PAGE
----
I have a T-shirt hierarchy. The few shirts I own with words on them are worn for very casual dress only; then they serve as workout clothes before becoming pajamas, before becoming rags. But there are two T-shirts that haven’t traveled to the rag bin yet, even though they are nearly worn thin. I pull them out to sleep in more nights than not because they are a constant reminder to check my expectations and to remember that my children are now adults.
The shirts are from Colgate University and Emerson College. I bought them when I visited both of my children at the schools they were then attending. I remember the feelings of relief and sadness I felt when I realized that my children were grown, out of the house and on their way to independence. I bought the shirts as kind of a joke, adding them to the top of the heap of stuff I was purchasing for my kids. I had no idea that they would taunt me for many years.
Each of my children lasted a year-and-a-half at their respective colleges, the colleges they had been so sure were “perfect” for them.
The first semester at Colgate my son called to tell me he was reading Kierkegaard and finally understood the sly meanings behind stories in the Onion. The third semester, he joined a fraternity and stopped going to class. He told me about trips to Manhattan, four hours away, and partying with the daughter of actors Gabriel Byrne and Ellen Barkin. He fell so far behind he could not catch up. He was kindly asked to leave Colgate, temporarily, until he could get back on track.
When I visited my daughter that first parents’ weekend, she seemed so grown up, so sure of herself. But while on a semester abroad during her sophomore year my daughter confessed to having had acute anxiety for months. Now she could not seem to manage her course work and the extensive traveling that was required. When I met up with her in London, she told me she had to leave school for a while. That December she came back to live with me.
I had the usual parental expectations of the professional class: My children would go to college. And they would graduate from that college in four years. Where they went exactly didn’t matter (though like many parents, I had my preferences). I left that choice up to them, providing only gentle guidance. And at first it appeared that both had chosen wisely.
Both were amply prepared, bright, motivated. But the emotional cost was simply more than either of them could bear. It wasn’t so much the distance (although I think that may have been part of it) or the school; it was something more simple. They were not ready to be on their own.
Despite my best efforts, both of my children felt unmoored by the very different but very disturbing worlds they found themselves in. My son could not keep up with the rich, fast life that many of his classmates enjoyed but still felt an urge to fit in; my daughter was stunned by the poverty and helplessness of people on the streets of Boston. She was politicized by the Occupy movement. She felt powerless to help.
I felt powerless, too. I have been neither a helicopter parent nor a free-range one: I tried to hover somewhere in between, offering unconditional love and, as they grew older, a free discussion of any topic that interested them, with as little judgment as possible. I offered honesty and candidness, two things that were sorely missing from my own upbringing. But I also offered a safe place to land, something I had never had. After some tough months, both took it.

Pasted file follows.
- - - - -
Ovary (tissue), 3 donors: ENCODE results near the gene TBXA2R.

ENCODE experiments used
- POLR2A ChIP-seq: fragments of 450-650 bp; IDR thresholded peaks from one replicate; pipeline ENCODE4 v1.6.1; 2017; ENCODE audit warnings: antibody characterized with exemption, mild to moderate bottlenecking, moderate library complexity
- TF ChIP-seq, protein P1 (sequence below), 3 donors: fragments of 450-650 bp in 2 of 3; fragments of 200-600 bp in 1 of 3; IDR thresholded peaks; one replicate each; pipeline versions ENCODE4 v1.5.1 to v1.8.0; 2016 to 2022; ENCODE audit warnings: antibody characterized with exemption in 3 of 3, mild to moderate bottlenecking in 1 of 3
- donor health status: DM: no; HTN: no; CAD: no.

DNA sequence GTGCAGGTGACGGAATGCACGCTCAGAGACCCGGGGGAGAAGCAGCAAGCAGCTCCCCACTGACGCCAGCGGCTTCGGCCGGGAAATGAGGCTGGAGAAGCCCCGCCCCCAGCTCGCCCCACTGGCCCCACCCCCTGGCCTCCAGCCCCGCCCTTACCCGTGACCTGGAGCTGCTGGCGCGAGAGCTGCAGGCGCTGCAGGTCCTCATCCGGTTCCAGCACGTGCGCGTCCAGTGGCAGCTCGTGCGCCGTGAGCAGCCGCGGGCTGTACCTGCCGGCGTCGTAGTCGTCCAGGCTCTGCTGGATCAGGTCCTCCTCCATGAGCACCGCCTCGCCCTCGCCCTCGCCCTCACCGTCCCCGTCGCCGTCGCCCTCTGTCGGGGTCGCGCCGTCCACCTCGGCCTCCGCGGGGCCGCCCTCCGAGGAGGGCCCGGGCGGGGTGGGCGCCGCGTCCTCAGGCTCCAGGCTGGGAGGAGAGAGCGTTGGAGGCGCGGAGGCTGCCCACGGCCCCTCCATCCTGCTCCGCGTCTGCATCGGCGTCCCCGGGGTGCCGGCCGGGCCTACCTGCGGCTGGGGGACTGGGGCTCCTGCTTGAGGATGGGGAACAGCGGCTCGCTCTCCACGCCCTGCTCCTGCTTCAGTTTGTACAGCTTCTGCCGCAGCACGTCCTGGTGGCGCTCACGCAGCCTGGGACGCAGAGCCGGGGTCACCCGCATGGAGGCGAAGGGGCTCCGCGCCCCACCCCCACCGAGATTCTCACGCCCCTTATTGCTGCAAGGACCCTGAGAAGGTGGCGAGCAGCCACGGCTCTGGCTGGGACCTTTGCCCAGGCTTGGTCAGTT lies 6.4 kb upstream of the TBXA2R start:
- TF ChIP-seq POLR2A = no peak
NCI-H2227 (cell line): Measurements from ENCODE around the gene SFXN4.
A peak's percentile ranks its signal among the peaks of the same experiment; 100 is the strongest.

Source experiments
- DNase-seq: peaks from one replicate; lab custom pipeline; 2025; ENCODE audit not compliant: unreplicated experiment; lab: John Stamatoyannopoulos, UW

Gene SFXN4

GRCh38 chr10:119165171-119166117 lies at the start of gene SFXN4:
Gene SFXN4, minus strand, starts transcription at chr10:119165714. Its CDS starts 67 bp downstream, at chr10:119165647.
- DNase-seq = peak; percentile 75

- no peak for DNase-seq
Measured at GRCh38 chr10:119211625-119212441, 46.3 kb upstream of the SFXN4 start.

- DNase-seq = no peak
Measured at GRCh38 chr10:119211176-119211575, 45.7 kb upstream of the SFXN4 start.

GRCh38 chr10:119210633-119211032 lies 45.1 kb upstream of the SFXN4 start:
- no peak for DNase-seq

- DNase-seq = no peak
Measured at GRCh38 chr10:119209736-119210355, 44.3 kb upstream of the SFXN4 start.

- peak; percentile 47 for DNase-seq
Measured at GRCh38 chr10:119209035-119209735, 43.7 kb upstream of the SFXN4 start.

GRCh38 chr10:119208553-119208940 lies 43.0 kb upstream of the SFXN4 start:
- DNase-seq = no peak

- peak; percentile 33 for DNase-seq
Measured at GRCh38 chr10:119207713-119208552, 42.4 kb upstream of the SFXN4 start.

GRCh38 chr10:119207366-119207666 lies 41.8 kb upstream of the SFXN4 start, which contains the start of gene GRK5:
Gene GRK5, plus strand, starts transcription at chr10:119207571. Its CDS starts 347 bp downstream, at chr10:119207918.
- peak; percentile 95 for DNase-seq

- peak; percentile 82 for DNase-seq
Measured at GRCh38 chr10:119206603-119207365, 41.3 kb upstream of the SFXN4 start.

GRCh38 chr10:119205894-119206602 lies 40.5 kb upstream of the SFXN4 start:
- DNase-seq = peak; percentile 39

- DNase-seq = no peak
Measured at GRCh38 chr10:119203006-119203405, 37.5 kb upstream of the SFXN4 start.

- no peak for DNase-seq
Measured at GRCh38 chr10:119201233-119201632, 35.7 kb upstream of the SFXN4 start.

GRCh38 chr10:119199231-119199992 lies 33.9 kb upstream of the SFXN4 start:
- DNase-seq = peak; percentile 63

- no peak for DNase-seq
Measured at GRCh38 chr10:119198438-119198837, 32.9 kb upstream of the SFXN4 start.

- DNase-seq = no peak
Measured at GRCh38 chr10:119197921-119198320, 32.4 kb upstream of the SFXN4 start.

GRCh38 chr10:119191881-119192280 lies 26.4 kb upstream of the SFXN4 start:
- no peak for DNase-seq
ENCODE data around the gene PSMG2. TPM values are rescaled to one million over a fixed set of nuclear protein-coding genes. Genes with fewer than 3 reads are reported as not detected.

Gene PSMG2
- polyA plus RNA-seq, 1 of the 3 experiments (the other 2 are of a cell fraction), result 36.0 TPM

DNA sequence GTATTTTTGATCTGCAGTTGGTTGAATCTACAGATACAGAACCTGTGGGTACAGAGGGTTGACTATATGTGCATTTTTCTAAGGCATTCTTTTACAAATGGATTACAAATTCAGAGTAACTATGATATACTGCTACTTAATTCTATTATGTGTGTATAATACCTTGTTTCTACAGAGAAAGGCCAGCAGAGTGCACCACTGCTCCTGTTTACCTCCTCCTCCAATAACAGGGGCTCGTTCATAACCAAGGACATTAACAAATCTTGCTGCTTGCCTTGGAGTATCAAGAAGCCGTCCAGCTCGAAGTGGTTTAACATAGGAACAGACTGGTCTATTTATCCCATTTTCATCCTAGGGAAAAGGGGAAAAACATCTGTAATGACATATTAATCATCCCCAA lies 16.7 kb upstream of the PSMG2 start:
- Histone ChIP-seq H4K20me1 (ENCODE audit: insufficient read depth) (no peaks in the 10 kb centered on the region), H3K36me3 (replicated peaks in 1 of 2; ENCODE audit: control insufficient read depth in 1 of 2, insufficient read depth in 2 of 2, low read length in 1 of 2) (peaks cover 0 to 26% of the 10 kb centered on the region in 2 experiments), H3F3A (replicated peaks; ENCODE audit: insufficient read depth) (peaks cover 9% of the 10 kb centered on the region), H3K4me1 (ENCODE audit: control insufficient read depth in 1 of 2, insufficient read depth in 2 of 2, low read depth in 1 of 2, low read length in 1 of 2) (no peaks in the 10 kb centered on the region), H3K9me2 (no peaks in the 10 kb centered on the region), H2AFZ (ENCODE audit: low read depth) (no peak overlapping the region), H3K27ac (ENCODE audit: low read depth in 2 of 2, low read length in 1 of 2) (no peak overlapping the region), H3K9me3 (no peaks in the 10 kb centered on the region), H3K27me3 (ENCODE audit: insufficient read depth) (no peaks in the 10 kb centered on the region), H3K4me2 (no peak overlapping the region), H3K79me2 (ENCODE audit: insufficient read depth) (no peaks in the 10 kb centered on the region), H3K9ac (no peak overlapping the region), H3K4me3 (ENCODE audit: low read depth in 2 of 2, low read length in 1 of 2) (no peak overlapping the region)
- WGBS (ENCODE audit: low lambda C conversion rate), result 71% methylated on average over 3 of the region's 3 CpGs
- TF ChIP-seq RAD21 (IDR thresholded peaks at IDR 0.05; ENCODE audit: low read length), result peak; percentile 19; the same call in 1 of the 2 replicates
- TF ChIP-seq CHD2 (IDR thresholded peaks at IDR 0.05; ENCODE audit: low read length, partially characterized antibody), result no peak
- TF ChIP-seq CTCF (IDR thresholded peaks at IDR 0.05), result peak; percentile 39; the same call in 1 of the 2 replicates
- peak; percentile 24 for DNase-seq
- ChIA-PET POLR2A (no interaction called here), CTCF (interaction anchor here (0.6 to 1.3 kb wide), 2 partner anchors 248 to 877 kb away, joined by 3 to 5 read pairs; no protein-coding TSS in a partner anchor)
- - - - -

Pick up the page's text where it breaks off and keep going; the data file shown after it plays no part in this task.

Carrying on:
Years earlier at my daughter’s piano recital, I had had one of those sudden moments of clarity. When she got up to play I realized: If she stumbles and falls, it is not about me. I shouldn’t feel disappointed. My hands unclenched for the first time. This isn’t to say that I didn’t have hopes and expectations for my children; I still did, and I’m sure I always will. But as each sailed through grueling b’nai mitzvah lessons, SATs and ACTs, rigorous academic schedules with sports and dance and public service and jobs mixed in, I thought I had dodged a bullet. I was sure I was over the hump when I said goodbye to each one, five years apart, on the eve of their college adventure.
Years later my son is nearing the end of his PhD in neuroscience after swallowing his pride, taking classes at a local community college and then graduating from a prestigious state university that he had once dismissed as a choice. My daughter has a degree in psychology and music from a school that had accepted her years ago and to which she reapplied. In her practicums, she provided music therapy for Alzheimer’s patients and men and women with traumatic brain energy. She sings and plays her guitar in public; she composes music. She’s nannying for two families and planning to go to grad school if her music career doesn’t take off.
I still hold my breath sometimes when memories of those awful years surface from nowhere or when I don those old shirts. But I keep them as a reminder that what parents want for their children and what actually happens are two different things — and that we are responsible for neither their successes nor their failures. I also think of the gorgeous tattoo my son got after graduation — a full-color, half-sleeve portrait of a phoenix rising from the ashes — and I breathe again.
LISA SOLOD is an essayist and fiction writer whose work has been published in the New York Times, the Washington Monthly, Dame and Lilith, among dozens of other news sites, magazines, literary journals and anthologies. She is seeking representation for her novel, “Shivah,” a finalist and semifinalist for two major novel prizes.